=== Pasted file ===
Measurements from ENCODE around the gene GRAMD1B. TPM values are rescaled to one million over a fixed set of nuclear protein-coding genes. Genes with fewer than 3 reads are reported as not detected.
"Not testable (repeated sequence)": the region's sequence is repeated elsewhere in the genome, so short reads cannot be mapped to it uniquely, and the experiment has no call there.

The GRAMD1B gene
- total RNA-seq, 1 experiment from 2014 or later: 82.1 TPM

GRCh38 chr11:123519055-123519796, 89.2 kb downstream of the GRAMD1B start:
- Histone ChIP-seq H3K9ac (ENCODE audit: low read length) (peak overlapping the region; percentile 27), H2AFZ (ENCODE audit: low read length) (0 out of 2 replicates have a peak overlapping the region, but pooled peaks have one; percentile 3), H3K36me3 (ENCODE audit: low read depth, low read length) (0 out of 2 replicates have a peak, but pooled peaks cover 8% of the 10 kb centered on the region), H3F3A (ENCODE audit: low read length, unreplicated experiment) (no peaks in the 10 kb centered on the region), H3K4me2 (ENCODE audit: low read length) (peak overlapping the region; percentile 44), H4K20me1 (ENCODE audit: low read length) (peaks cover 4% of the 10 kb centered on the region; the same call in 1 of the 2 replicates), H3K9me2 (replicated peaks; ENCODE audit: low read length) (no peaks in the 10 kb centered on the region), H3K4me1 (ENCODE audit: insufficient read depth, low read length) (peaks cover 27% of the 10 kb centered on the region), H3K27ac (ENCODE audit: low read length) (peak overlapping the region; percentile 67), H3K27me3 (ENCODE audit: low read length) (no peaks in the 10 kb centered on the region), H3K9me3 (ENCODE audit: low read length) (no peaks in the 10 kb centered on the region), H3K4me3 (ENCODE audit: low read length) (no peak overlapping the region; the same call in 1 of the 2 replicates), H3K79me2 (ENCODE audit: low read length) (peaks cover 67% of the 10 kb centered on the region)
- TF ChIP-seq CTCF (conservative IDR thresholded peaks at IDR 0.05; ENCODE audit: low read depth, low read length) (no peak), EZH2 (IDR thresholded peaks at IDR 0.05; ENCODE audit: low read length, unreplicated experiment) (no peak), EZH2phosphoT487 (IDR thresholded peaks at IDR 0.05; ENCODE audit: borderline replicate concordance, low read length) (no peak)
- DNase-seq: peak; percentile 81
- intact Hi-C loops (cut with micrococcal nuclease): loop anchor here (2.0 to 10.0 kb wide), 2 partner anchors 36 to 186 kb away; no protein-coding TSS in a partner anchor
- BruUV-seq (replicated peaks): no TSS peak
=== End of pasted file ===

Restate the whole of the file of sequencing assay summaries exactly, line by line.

Measurements from ENCODE around the gene GRAMD1B. TPM values are rescaled to one million over a fixed set of nuclear protein-coding genes. Genes with fewer than 3 reads are reported as not detected.
"Not testable (repeated sequence)": the region's sequence is repeated elsewhere in the genome, so short reads cannot be mapped to it uniquely, and the experiment has no call there.

The GRAMD1B gene
- total RNA-seq, 1 experiment from 2014 or later: 82.1 TPM

GRCh38 chr11:123519055-123519796, 89.2 kb downstream of the GRAMD1B start:
- Histone ChIP-seq H3K9ac (ENCODE audit: low read length) (peak overlapping the region; percentile 27), H2AFZ (ENCODE audit: low read length) (0 out of 2 replicates have a peak overlapping the region, but pooled peaks have one; percentile 3), H3K36me3 (ENCODE audit: low read depth, low read length) (0 out of 2 replicates have a peak, but pooled peaks cover 8% of the 10 kb centered on the region), H3F3A (ENCODE audit: low read length, unreplicated experiment) (no peaks in the 10 kb centered on the region), H3K4me2 (ENCODE audit: low read length) (peak overlapping the region; percentile 44), H4K20me1 (ENCODE audit: low read length) (peaks cover 4% of the 10 kb centered on the region; the same call in 1 of the 2 replicates), H3K9me2 (replicated peaks; ENCODE audit: low read length) (no peaks in the 10 kb centered on the region), H3K4me1 (ENCODE audit: insufficient read depth, low read length) (peaks cover 27% of the 10 kb centered on the region), H3K27ac (ENCODE audit: low read length) (peak overlapping the region; percentile 67), H3K27me3 (ENCODE audit: low read length) (no peaks in the 10 kb centered on the region), H3K9me3 (ENCODE audit: low read length) (no peaks in the 10 kb centered on the region), H3K4me3 (ENCODE audit: low read length) (no peak overlapping the region; the same call in 1 of the 2 replicates), H3K79me2 (ENCODE audit: low read length) (peaks cover 67% of the 10 kb centered on the region)
- TF ChIP-seq CTCF (conservative IDR thresholded peaks at IDR 0.05; ENCODE audit: low read depth, low read length) (no peak), EZH2 (IDR thresholded peaks at IDR 0.05; ENCODE audit: low read length, unreplicated experiment) (no peak), EZH2phosphoT487 (IDR thresholded peaks at IDR 0.05; ENCODE audit: borderline replicate concordance, low read length) (no peak)
- DNase-seq: peak; percentile 81
- intact Hi-C loops (cut with micrococcal nuclease): loop anchor here (2.0 to 10.0 kb wide), 2 partner anchors 36 to 186 kb away; no protein-coding TSS in a partner anchor
- BruUV-seq (replicated peaks): no TSS peak